The surgeon who had tattooed the liver of his patients escapes at the prison

Health 14 January, 2018

Prometheus bound, by Theodoor Rombouts (17th century)

Published the 14.01.2018 at 16h29


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What is the difference between a surgeon and God ? God does not take a surgeon… This joke on the hubris of artists, the knife has rarely been more deserved for Simon Bramhall, 53-year-old. This surgeon renowned English had the headlines recently, for having tattooed his initials (” SB “) on the liver of two patients asleep.

The judgment has been made by the british courts : the tagger visceral has just been sentenced to a year of work of general interest and a fine of 10 000 pounds (11 230 euros). For lack of a better qualification, he responded to a complaint of “assault and battery” (assault by beating) on two patients. In February 2017, he also received a simple reprimand of the College of physicians of the uk.

Arrogance professional

“By doing this, you have abused your power and betrayed the trust that patients had placed in you,” said the judge, quoted by The Guardian. Accepting the remorse of the surgeon, and his explanations on the absence of premeditation and the stress of the interventions, it did not fail to lambast his ” arrogant professional “.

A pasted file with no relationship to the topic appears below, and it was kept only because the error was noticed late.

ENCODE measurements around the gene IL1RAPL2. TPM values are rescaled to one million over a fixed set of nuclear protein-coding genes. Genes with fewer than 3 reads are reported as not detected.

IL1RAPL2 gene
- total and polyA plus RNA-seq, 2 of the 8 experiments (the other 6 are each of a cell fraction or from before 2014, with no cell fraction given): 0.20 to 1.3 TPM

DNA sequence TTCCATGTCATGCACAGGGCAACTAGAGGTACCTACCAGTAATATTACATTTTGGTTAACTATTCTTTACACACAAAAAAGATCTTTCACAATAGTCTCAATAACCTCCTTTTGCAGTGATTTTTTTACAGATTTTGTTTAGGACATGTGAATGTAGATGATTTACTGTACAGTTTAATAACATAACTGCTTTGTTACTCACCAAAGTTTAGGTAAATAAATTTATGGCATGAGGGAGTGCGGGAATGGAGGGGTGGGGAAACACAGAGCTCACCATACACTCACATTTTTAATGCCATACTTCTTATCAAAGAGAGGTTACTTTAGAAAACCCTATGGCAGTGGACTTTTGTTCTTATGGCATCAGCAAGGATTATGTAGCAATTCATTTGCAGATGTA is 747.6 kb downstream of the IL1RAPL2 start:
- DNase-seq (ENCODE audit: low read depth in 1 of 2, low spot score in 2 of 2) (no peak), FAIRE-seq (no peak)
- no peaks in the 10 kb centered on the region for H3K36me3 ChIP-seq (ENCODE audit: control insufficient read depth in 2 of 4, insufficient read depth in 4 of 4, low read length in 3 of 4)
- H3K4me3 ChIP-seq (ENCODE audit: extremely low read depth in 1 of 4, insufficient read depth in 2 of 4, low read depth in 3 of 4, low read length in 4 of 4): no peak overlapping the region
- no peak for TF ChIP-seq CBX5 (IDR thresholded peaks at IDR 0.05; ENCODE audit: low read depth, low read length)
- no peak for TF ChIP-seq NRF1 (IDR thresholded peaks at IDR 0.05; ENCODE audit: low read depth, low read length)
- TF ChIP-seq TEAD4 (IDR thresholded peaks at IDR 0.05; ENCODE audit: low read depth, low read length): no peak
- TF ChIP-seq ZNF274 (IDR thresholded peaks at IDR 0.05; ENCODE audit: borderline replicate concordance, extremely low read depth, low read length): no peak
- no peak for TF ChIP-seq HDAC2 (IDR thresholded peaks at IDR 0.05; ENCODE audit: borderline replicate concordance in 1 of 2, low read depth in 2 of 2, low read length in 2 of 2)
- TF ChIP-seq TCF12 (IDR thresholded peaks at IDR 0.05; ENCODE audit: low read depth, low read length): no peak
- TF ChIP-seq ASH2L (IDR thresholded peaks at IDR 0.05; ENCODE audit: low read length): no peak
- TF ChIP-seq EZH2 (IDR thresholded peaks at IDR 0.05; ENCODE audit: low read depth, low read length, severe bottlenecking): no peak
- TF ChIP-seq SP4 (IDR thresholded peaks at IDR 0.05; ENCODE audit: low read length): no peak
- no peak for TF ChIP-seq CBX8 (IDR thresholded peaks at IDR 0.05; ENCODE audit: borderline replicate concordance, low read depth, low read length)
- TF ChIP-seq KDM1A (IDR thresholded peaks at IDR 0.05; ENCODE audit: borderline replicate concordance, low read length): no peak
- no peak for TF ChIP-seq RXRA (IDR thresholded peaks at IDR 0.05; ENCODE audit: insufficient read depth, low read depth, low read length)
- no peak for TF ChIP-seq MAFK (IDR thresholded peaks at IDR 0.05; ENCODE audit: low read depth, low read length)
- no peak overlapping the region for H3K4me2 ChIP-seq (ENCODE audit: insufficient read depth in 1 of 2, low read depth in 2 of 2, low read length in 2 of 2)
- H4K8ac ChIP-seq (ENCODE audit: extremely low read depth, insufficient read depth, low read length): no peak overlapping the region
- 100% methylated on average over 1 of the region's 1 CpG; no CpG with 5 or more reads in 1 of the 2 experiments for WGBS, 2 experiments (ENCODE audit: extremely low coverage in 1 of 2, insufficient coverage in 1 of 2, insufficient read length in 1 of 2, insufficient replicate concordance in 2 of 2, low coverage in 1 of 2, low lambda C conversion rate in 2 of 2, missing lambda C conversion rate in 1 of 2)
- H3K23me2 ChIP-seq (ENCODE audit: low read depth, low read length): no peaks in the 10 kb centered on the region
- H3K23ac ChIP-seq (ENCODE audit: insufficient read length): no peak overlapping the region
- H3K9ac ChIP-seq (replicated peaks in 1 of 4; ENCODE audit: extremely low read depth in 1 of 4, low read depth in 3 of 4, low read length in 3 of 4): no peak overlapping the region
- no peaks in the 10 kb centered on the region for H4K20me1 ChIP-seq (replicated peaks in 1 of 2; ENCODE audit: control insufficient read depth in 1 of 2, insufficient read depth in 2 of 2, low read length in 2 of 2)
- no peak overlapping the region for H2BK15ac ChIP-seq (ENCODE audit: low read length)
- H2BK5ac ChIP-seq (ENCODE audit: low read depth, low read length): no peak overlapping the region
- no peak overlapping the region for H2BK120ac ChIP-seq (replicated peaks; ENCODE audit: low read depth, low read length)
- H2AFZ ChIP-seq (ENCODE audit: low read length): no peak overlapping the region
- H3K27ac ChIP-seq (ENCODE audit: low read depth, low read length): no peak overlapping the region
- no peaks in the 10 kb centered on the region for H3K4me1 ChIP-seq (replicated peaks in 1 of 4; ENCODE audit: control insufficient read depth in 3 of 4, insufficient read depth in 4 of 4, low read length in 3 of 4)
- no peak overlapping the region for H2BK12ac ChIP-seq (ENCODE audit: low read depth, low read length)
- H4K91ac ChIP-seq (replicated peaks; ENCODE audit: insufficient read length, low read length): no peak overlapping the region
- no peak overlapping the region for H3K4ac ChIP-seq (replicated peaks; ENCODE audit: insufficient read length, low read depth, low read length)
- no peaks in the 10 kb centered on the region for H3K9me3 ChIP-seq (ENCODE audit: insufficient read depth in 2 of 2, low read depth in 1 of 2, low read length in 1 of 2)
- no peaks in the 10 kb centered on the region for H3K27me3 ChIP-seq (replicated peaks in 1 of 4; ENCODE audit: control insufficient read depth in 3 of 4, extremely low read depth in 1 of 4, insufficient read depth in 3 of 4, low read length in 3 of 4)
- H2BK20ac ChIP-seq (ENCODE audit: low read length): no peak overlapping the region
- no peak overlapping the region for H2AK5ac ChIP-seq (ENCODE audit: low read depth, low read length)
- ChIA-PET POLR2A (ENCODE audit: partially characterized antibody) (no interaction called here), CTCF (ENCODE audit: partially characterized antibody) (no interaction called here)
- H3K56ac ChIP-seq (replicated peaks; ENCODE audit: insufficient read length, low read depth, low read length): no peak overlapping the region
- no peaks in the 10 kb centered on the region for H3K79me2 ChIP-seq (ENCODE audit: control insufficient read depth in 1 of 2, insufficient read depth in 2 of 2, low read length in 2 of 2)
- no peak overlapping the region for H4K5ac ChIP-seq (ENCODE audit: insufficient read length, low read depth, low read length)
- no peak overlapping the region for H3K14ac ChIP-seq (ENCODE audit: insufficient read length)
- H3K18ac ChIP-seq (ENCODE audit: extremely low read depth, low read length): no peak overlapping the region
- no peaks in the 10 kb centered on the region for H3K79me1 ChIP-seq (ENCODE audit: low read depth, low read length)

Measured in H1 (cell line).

In 2013, the surgeon visceral Birmingham had operated a patient for a liver transplant. At the end of the operation, lengthy and complex, it was left to go to tattoo his initials laser-argon, normally used for purposes of hemostasis, the body newly grafted. Brands painless and temporary, without physical consequences, but contrary to all ethics.

Sequelae psychological

Without doubt, this strange practice would have never been discovered if, one week after the intervention, the patient had to be operated again to graft rejection – without any link with the ” tattoo “. Confused, the surgeon had been forced to resign in 2014. With regard to the patient concerned, it still suffers from the psychological consequences, citing an ” overwhelming sense of having been degraded “.

Dr Simon Bramhall has today, not far from Birmingham. With a reputation that it would go well, and that will last probably a few more that graffiti is fleeting.